Murray Energy Corp., the U.S. coal giant that had pressed the Trump administration for help, has filed for bankruptcy.

The largest closely held coal miner in America failed to make multiple payments to lenders this month, prompting a deal with creditors that will see them make a "stalking horse" bid under Chapter 11 bankruptcy to exchange the company’s debt for its assets, the company announced Tuesday morning in a press release.

As part of the reorganization deal, the group of creditors — who hold more than 60 percent of about $1.7 billion in claims against the company — will also provide $350 million to allow Murray Energy to continue operations in bankruptcy, subject to court approval.

Murray Energy, based in St. Clairsville in eastern Ohio, is at least the fifth major U.S. coal company to declare bankruptcy this year, as cheap natural gas and renewable energy resources cut into coal’s share of the U.S. power market. Coal once accounted for more than half of all U.S. power generation. Today, it’s less than 25%.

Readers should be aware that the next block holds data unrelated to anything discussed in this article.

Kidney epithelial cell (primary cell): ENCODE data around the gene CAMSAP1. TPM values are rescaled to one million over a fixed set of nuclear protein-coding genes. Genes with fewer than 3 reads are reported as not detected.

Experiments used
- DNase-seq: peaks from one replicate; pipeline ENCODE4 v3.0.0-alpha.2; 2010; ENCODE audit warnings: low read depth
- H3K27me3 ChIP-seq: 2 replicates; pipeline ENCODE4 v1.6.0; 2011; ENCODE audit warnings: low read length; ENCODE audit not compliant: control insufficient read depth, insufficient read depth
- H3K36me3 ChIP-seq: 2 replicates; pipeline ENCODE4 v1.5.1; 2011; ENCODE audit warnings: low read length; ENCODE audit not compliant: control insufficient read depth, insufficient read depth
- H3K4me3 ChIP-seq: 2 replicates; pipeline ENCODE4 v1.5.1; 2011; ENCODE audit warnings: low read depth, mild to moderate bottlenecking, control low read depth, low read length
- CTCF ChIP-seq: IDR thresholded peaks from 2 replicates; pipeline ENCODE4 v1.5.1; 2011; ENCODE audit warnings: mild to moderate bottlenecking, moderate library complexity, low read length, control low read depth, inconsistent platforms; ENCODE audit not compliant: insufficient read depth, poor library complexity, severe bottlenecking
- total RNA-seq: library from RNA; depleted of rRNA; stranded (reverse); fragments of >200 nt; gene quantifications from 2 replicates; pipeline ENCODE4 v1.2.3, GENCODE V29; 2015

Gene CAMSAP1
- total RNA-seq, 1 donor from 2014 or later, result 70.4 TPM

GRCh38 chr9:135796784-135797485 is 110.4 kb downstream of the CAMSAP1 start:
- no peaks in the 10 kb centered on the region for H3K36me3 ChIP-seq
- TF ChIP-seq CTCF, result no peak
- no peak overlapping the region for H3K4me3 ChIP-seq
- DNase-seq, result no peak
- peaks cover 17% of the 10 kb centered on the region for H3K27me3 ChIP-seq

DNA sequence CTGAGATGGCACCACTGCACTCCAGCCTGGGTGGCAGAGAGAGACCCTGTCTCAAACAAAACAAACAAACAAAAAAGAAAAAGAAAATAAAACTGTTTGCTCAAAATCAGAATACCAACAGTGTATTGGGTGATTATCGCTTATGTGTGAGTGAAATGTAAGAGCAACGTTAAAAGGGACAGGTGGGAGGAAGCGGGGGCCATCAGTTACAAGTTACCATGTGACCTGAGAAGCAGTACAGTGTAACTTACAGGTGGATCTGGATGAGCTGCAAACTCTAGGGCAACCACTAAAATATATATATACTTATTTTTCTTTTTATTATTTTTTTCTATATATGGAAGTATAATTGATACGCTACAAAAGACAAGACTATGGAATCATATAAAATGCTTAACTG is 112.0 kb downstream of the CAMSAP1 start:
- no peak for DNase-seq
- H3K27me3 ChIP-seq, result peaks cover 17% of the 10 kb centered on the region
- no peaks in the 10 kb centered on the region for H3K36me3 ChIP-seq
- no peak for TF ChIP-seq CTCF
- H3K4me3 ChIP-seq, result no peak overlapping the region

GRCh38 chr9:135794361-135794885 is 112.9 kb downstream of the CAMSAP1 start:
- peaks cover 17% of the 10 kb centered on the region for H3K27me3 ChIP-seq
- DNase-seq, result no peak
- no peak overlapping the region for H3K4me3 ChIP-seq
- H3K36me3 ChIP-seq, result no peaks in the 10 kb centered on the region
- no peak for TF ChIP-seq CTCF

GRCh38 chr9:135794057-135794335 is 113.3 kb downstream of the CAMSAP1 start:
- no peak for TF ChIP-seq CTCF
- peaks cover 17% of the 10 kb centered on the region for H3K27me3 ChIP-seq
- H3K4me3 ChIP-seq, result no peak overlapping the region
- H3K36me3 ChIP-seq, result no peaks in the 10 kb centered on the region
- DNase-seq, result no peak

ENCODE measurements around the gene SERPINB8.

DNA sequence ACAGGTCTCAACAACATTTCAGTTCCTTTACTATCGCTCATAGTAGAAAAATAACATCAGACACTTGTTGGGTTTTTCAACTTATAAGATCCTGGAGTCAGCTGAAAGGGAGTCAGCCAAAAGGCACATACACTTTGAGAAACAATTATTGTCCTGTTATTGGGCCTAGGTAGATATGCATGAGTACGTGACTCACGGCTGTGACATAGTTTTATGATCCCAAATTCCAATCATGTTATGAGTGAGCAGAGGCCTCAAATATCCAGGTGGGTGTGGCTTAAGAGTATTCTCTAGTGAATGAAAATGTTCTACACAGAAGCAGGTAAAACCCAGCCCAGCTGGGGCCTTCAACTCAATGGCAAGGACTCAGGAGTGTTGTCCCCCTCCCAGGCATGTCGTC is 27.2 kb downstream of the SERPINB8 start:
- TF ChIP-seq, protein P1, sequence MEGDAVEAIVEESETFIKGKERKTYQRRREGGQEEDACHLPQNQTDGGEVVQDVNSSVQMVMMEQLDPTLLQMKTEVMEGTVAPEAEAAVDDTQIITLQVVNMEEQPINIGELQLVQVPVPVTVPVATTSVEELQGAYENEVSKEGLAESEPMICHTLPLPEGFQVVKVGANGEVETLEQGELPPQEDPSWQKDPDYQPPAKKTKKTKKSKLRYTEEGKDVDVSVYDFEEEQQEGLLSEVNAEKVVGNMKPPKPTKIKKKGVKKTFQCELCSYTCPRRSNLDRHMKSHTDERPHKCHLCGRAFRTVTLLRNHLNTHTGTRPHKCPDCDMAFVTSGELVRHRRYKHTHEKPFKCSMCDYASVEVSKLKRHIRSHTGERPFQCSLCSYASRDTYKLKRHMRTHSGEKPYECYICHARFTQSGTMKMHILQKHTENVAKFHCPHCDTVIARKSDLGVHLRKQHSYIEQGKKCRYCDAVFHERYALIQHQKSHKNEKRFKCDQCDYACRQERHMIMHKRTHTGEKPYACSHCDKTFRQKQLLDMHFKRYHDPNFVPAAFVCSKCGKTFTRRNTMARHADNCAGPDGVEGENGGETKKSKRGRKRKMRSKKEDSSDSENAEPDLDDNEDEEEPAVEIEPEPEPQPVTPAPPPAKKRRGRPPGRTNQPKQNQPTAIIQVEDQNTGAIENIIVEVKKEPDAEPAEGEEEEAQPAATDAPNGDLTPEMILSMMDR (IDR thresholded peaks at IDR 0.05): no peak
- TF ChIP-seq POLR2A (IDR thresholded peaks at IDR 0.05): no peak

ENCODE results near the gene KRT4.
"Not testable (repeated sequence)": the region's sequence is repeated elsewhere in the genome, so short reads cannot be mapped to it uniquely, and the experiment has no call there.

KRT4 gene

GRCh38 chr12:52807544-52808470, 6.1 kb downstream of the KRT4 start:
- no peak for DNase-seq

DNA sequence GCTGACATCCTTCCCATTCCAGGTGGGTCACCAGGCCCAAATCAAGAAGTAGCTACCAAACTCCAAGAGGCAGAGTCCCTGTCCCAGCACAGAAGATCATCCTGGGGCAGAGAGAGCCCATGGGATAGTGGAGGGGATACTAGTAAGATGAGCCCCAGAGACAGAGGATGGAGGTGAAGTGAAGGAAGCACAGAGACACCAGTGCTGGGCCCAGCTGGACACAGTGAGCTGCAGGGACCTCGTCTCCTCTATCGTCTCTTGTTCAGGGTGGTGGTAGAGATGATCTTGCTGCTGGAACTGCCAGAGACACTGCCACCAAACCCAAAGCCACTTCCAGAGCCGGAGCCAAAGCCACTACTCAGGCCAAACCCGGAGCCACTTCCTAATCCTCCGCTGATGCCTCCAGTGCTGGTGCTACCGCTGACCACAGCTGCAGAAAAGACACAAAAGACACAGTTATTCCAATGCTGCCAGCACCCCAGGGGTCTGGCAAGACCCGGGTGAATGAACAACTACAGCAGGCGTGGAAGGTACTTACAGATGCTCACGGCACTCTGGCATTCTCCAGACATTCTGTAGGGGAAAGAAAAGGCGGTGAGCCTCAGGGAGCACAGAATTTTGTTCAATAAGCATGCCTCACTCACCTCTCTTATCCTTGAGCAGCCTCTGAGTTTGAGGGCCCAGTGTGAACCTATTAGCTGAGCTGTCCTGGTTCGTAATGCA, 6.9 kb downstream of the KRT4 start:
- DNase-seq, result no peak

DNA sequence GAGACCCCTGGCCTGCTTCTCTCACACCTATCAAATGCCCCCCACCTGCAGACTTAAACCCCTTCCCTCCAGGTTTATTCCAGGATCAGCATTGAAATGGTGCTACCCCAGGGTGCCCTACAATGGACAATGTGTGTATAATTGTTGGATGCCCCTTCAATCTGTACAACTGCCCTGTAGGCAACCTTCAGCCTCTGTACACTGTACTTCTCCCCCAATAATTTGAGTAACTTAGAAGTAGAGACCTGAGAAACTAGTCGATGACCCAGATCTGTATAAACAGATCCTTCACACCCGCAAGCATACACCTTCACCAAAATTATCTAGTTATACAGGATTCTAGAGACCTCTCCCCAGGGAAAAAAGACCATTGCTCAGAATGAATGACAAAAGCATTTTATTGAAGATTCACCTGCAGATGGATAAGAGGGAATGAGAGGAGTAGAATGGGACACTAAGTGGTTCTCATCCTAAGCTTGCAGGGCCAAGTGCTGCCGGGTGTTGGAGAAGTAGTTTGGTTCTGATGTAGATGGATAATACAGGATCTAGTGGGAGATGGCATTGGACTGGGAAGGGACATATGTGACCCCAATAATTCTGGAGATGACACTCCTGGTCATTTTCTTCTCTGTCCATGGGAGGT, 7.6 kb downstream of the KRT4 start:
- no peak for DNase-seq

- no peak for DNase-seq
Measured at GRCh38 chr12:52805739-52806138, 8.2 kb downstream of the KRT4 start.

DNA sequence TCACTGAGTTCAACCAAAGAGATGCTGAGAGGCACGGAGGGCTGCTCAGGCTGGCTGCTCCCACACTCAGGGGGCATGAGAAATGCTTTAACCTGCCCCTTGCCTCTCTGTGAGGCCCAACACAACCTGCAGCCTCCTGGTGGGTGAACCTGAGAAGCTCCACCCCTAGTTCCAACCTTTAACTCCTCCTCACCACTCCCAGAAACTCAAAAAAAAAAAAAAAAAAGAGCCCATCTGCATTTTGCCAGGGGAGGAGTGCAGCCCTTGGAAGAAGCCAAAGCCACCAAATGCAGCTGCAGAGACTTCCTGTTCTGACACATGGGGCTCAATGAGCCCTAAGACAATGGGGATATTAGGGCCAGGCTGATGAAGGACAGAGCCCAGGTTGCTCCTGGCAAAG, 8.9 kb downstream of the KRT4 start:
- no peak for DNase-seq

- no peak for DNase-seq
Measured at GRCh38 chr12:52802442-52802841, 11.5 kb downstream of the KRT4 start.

Robert Murray, the company’s 79-year-old founder and chief executive officer, is relinquishing the CEO job to Robert D. Moore, the company’s chief operating officer who is also president and CEO of coal producer Foresight Energy, a company over which Murray Energy has a controlling interest. Foresight is not part of the bankruptcy.

Robert Murray is expected to remain as Murray Energy’s chairman of the board.

Murray Energy’s bankruptcy comes more than a year after the Trump administration’s efforts to subsidize struggling nuclear and coal-fired power plants — particularly ones that Murray supplies — failed, shot down by President Donald Trump’s own appointed energy regulators.

Robert Murray, an early Trump supporter and a big donor to his campaign, was instrumental in setting his energy agenda and has hosted multiple fundraisers for him.